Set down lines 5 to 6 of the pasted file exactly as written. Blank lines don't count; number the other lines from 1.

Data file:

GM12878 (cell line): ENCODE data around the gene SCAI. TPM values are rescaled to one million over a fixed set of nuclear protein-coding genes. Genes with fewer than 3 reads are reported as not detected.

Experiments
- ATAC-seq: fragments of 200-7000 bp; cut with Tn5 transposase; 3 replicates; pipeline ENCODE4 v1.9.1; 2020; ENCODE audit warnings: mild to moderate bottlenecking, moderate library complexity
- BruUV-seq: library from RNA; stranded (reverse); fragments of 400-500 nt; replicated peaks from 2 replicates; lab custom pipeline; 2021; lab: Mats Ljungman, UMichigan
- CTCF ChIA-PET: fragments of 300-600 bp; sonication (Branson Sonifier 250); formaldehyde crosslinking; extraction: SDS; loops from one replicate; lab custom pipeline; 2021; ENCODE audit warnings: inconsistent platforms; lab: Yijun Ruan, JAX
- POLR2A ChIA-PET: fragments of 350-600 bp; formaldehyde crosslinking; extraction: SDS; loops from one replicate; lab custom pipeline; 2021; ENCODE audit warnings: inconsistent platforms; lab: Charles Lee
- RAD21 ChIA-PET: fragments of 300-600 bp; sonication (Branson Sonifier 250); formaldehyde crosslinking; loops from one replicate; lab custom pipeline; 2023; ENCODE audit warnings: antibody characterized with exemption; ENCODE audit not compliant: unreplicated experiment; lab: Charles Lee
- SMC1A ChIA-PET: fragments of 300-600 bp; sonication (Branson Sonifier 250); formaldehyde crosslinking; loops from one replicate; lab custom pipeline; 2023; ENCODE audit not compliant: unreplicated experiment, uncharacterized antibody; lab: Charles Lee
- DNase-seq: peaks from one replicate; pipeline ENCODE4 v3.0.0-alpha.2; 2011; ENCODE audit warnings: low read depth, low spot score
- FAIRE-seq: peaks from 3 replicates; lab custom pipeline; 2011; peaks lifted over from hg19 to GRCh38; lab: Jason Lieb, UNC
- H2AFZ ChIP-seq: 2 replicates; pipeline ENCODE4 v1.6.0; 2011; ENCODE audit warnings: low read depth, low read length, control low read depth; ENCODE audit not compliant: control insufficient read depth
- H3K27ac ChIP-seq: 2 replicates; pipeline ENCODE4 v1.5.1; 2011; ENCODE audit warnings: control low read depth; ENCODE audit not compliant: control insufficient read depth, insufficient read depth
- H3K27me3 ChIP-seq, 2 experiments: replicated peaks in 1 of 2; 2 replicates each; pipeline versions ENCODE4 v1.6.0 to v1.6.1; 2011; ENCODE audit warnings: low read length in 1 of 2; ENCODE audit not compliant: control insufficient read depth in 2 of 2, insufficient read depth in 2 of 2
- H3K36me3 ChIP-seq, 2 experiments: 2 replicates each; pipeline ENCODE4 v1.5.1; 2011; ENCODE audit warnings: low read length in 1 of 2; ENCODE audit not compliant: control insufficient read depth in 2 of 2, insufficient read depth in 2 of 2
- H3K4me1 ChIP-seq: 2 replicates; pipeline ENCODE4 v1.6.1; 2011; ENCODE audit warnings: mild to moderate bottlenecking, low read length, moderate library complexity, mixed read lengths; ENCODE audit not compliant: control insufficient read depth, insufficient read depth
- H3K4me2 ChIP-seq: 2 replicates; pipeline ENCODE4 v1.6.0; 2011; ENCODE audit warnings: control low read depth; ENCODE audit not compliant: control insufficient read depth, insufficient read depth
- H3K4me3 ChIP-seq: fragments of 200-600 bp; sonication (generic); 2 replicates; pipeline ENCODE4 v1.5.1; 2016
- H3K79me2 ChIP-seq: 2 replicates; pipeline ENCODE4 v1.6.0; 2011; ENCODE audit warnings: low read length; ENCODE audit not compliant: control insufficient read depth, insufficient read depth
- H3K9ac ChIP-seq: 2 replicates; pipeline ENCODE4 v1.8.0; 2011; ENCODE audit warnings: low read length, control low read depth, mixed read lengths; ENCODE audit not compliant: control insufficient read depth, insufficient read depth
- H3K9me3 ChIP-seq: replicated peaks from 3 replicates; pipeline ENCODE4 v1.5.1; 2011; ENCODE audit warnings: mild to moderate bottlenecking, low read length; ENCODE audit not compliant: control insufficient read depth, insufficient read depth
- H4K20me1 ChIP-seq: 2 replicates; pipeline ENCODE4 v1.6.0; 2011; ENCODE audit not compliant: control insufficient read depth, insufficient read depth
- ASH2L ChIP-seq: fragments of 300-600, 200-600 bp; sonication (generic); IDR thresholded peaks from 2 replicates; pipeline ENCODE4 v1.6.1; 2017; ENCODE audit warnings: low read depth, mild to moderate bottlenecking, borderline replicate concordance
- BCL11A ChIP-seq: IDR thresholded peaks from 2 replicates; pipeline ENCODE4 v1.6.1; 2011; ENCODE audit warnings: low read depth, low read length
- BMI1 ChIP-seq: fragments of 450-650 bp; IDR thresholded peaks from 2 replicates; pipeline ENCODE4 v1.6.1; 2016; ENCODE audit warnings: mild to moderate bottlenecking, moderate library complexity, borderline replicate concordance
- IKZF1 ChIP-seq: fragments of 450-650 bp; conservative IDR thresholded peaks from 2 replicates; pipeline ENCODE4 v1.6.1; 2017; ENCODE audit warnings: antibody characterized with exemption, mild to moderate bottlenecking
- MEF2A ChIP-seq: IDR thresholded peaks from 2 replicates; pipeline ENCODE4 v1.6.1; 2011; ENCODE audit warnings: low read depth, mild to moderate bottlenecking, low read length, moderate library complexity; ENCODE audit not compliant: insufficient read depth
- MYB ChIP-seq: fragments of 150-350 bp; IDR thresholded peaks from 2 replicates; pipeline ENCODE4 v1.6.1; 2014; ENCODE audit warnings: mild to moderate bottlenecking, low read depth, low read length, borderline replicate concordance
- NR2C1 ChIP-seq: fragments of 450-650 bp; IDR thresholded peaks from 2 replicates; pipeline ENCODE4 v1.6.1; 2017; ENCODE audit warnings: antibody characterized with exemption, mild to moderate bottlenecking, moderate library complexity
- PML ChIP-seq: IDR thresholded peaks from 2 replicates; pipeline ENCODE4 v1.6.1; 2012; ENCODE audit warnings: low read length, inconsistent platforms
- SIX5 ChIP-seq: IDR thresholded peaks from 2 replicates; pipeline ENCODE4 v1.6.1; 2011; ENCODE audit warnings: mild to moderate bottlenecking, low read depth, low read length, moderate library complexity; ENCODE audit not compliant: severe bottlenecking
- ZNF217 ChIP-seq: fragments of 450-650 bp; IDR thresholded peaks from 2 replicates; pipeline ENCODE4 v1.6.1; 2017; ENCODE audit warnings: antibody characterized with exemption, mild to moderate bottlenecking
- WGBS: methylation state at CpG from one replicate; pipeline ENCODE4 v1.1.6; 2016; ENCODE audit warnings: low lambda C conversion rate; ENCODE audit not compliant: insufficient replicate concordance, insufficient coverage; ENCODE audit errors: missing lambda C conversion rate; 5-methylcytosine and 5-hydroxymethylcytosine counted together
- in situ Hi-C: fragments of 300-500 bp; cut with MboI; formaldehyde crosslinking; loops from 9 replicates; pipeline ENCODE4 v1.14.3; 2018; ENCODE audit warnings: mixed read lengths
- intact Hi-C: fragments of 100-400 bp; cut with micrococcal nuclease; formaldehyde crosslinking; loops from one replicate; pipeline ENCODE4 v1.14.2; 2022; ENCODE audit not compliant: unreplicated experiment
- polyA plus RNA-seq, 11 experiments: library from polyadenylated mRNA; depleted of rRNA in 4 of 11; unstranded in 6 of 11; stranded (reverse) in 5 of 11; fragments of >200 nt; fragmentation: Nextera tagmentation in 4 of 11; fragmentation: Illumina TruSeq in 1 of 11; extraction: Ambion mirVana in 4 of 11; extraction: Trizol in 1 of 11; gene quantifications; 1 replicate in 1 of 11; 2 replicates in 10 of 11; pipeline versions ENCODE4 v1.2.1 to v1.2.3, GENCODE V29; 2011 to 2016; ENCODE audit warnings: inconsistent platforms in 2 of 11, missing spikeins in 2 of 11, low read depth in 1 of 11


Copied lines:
- CTCF ChIA-PET: fragments of 300-600 bp; sonication (Branson Sonifier 250); formaldehyde crosslinking; extraction: SDS; loops from one replicate; lab custom pipeline; 2021; ENCODE audit warnings: inconsistent platforms; lab: Yijun Ruan, JAX
- POLR2A ChIA-PET: fragments of 350-600 bp; formaldehyde crosslinking; extraction: SDS; loops from one replicate; lab custom pipeline; 2021; ENCODE audit warnings: inconsistent platforms; lab: Charles Lee